New watch

I've been running without a watch so far, just with an app on my phone. About 15 years ago I tried to get into running and used a Polar with HRM, which I really loved. And I got myself a cheap watch with HRM a couple of years ago to help me lose weight. My GP (also a sports doctor) ascertained the pulse range I should exercise in (actually he scared me witless, as the range was so low even walking at my usual pace was difficult. He gave me the impression I was going to drop dead pretty soon. However 6 months of walking did the trick). But now this running business is getting quite serious and I think I need a serious running watch. So I've just ordered a Garmin Forerunner 235.

And I need new running shoes next month. Expensive business this running.

7 Replies

  • Sounds very exciting and expensive :)

    (It can be scary when we check things out, can't it... I ran down to my Health centre for my Well-Woman check a few weeks back and my nurse,( who also runs) checked my pulse, I was so relieved when she said it was just fine!!!)

    My runs are not as awesome as yours, but I can see the merits of a good piece of kit! And new shoes, well... essential :)

  • Shoes - Definitely essential! And the health scare ultimately triggered all this running business off. Now 2 1/2 stone lighter and 1,000 kms later I must admit I feel a lot better!

  • As do I! I simply find it hard to believe that I am 67 when I feel about 30..🙂!

  • Hubs has the fr235. The only thing we find is that the heart rate runs 20-30 beats faster than his actual rate per minute. It is well worth checking the watch against feeling/counting your pulse rate before you start and whilst out running. Otherwise he loves his watch.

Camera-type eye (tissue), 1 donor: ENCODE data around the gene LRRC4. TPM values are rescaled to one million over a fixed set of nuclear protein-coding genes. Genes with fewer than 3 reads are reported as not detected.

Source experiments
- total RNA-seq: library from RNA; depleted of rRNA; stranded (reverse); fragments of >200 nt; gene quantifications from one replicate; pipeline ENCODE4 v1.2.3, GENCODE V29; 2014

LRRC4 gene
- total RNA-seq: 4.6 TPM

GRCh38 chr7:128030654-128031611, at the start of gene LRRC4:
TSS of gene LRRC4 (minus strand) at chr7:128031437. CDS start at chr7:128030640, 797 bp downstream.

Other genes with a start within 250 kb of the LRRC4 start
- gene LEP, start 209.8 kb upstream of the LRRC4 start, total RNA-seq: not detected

• It is difficult to take error into account. I have a FR220 with chest belt - and there seems to be no or almost no error while sitting at rest - but it is hard to determine if there is any error at high HR's. I have physical trouble trying to find my pulse rate by feel when my heart is going flat out :) I no longer use my HRM much now as I kind of know what all my different training paces are so I now mostly train by pace/feel. I did discover that the best use of a HRM is to keep your pace down while running alone. Conversational pace is good to do if you have somebody to converse with - so regarding possible error, go for an easy run with somebody for say 30 minutes and stick to a FULLY conversational pace as you run for the whole time. The average recorded HR of that period can then be used as your guide to hold a conversational pace when you are alone regardless of whether there is error or not

  • Congratulations! It's a great toy. Errrr, great tool ;-)

  • (Voice of Darth Vader from Star Wars: )

    "JaySee, you chose wisely."

    Great, great watch. Just remember that the HRM is not a medical device and should be used to compare HR day to day, not to give you an absolute reading.

    I have a few annoyances with the Bluetooth link to my iPhone. Normally turning the BT off and on again on the watch fixes it.

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